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Weekly Update 9/2/2022: Markets Adjust to Fed's Tone and Employment Report

  • Housing headwinds
  • QT ramps up
  • Disney into cricket
  • Amgen drug clears hurdle
  • Check Point and the IoT

Jobs

The number of nonfarm payrolls rose 315,000 last month following a revised 526,000 increase in July according to the Labor Department. The unemployment rate, which is based on a survey of households, unexpectedly rose to 3.7%, the first increase since January and up from the five decade low reached in July. Economists had expected a gain of nearly 300,000 and a 3.5% jobless rate based on surveys. The labor force participation rate, which measures the share of the population that is working or looking for work, bumped higher to 62.4% in August from 62.1% in July. Pre-pandemic this figure was above 63%. Those of “prime working age” in the 25-54 demographic rose by the most since 2020 to 82.8%. Average hourly earnings rose 0.3% from the prior month which translates into a 5.2% annual gain matching July’s pace.

There was a lot to like in the report from the perspective of the Fed. A hike in unemployment ironically means more people are actively looking for work. When combined with an increased participation ratio it suggests that the supply of workers is increasing which will eventually have a limiting effect on compensation needed to lure and retain workers. The result: lower inflationary pressures. The labor force is “out of balance” according to Fed Chair Jerome Powell so seeing numbers like this is encouraging because it is one small step in the right direction for helping the Fed to achieve its mandates.

In the opening hours of trading on Friday, we saw the market move higher in response to the jobs figures. However, it was not a rip-roaring blast upward because, though the Fed got some of what it wanted, the final figure of 315,000 new jobs was still above the 298,000 median estimate. Bond yields moved lower from Thursday’s close but still remain over 3% in every Treasury security from six months maturity past 30 years. Recall that the U.S. Treasury 10-year note hit an all-time low of 0.5% in June of 2020 and was only at 1.5% at the start of January this year compared to the current level near 3.2%. Even though the U.S. Treasury market is the most liquid and deepest on the planet, yields usually do not move this fast in such a short time. That is one of the main reasons we have seen both equities and bonds, year-to-date, post losses. The equity market usually takes its clues from the bond market, and today’s reaction says that traders are pleased things seem to be going in the right direction, macro-wise, but understand that this is just one report. It is going to take a lot more to get out of the hole equity bourses have dug for themselves this year. This puts added attention on the consumer price and producer price data to be released on September 13 and 14, respectively. July’s annual core CPI data point excluding food and energy was 8.5%, while the core PPI annual rate was 7.6%. A print above these levels will likely put downward pressure on the markets while anything below will give some fuel for higher price points. Stay tuned!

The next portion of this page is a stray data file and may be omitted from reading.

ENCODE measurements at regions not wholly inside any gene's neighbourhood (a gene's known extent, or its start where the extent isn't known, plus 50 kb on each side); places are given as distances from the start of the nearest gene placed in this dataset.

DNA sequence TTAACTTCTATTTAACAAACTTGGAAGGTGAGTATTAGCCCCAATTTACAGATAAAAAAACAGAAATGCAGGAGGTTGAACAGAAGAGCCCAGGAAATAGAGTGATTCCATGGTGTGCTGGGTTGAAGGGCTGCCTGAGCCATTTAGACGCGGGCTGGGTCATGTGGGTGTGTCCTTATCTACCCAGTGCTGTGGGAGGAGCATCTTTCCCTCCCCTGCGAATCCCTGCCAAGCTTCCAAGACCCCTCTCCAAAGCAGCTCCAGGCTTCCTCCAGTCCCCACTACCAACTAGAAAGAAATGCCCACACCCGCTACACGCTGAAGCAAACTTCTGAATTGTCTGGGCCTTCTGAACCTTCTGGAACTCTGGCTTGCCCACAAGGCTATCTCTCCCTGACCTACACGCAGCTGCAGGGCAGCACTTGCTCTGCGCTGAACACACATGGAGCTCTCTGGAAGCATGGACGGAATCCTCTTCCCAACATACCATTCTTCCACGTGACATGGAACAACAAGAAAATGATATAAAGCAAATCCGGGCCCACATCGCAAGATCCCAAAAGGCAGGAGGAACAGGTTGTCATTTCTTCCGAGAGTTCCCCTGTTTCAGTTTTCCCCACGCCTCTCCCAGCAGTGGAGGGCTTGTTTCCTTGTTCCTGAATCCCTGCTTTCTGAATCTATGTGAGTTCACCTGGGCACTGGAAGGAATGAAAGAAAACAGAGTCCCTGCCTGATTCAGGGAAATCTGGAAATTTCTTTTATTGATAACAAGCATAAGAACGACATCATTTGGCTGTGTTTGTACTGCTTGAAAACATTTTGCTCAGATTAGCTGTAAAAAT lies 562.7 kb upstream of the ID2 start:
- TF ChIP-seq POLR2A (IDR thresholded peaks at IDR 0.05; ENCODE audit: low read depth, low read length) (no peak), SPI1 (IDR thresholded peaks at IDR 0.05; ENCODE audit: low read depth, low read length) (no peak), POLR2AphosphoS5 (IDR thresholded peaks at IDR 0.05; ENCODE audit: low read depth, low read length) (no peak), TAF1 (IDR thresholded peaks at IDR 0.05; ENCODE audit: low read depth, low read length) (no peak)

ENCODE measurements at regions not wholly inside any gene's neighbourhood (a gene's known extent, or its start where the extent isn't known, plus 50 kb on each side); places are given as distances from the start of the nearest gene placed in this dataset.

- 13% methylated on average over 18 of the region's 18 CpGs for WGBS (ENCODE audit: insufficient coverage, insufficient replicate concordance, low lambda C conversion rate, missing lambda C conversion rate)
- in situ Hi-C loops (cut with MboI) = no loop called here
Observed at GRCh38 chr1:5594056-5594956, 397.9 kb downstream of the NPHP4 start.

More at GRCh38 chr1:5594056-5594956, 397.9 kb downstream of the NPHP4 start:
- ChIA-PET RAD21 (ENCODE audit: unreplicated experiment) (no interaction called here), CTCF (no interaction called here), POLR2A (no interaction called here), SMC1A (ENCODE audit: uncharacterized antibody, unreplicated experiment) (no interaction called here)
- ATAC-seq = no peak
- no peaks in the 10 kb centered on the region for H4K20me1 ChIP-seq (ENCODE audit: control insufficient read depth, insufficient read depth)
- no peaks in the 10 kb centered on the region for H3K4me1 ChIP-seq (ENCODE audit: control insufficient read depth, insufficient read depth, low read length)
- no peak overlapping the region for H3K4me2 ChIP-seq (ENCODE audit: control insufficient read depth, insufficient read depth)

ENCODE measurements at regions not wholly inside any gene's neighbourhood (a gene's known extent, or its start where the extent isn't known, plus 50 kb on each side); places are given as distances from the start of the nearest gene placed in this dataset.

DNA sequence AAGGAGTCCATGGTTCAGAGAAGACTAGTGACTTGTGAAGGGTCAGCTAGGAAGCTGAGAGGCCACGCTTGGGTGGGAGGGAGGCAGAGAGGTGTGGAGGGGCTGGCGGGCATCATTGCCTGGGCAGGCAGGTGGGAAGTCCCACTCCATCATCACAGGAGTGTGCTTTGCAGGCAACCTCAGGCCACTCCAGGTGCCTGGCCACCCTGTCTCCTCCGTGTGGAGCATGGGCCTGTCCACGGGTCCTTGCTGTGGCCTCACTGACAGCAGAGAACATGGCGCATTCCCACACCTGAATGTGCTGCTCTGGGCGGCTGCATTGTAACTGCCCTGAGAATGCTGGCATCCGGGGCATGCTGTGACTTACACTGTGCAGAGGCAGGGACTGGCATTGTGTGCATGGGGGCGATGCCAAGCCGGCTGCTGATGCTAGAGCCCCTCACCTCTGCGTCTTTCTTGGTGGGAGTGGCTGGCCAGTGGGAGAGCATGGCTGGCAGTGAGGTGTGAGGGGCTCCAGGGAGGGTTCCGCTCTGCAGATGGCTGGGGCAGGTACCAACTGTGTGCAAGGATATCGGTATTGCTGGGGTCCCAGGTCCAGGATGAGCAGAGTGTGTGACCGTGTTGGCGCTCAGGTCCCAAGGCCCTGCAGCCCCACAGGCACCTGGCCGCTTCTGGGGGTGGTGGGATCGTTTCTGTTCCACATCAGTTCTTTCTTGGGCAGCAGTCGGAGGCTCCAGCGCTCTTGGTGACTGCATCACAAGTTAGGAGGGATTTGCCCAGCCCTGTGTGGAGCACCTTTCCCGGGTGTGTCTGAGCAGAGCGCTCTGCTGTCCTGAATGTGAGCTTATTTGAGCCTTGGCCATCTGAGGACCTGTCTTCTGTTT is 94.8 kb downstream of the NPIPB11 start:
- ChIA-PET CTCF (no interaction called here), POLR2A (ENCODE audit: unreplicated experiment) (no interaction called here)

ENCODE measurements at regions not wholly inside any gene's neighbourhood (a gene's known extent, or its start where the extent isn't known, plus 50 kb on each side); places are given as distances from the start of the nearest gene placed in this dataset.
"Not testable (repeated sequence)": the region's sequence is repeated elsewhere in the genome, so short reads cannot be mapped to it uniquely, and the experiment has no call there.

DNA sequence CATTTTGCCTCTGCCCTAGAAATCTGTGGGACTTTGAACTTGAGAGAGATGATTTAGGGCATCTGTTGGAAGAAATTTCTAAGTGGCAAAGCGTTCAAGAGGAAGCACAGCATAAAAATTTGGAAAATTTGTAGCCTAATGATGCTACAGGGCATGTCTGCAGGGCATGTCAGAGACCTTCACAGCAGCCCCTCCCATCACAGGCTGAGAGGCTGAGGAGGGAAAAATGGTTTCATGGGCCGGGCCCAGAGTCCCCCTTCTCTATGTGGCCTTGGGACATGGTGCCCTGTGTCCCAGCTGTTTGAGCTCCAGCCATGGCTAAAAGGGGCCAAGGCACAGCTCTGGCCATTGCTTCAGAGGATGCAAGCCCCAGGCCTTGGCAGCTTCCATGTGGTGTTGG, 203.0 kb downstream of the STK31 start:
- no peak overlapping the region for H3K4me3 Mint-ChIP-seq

The Labor Department’s Job Opening and Labor Turnover Survey, or JOLTS, was released Tuesday which showed that job openings rose unexpectedly in June after an upward revision to the June openings. The number of available jobs rose to 11.2 million in July, up from a revised 11.0 million the month prior. The median estimate in a Bloomberg survey of economists was for a decline to about 10.4 million. Thus, there were about two jobs for every unemployed person in July. About 4.2 million quit their jobs in July, down slightly from the pace in June. The quits rate, which measures those who voluntary leave their positions, ticked down to 2.7% but still remains high historically. Yesterday, initial jobless claims data from the Labor Department fell for a third week to a two-month low. Jobless claims fell by 5,000 to 232,000 in the week ended August 27. That was below the median estimate in a Bloomberg survey of economists which called for 248,000 new applications. This data combined with the JOLTS information underscore the tightness of the labor market.

Housing Data

The S&P CoreLogic Case-Shiller National Home Price index rose 18% year-over-year in June which was down from the 20% the prior month but emphasized how prices remain high in the mortgage market. “It’s important to bear in mind that deceleration and decline are two entirely different things, and that prices are still rising at a robust clip,” said Craig Lazzara, managing director at S&P Dow Jones Indices, in a statement. “June’s growth rates…are at or above the 95th percentile of historical experience.” Of the 20 cities in the index, Tampa, Miami and Dallas saw the highest annual increases in June with jumps of 35%, 33% and 28%, respectively.

The housing market is clearly feeling the brunt of the Fed’s rate hike policy. Higher rates feed into higher monthly amounts for those who finance and crowding out first-time homebuyers who do not have the cash for large down payments. Given how important housing is to the economy, the slowdown in the pace of sales we have seen in both existing and new home residential data is likely to feed into other industries over the coming months. Less sales means a lower need for delivery trucks. Furniture demand falls in lockstep with a lower need for housing. Bank lenders are less busy as a result. And so on and so on. The fall is traditionally the slowest time of the year for housing transactions anyways because families have by now moved to be settled before a new school year kicks off. Regardless, non-seasonally adjusted data is likely to show anecdotal weakness spreading and becoming more commonplace as the fall season turns to winter.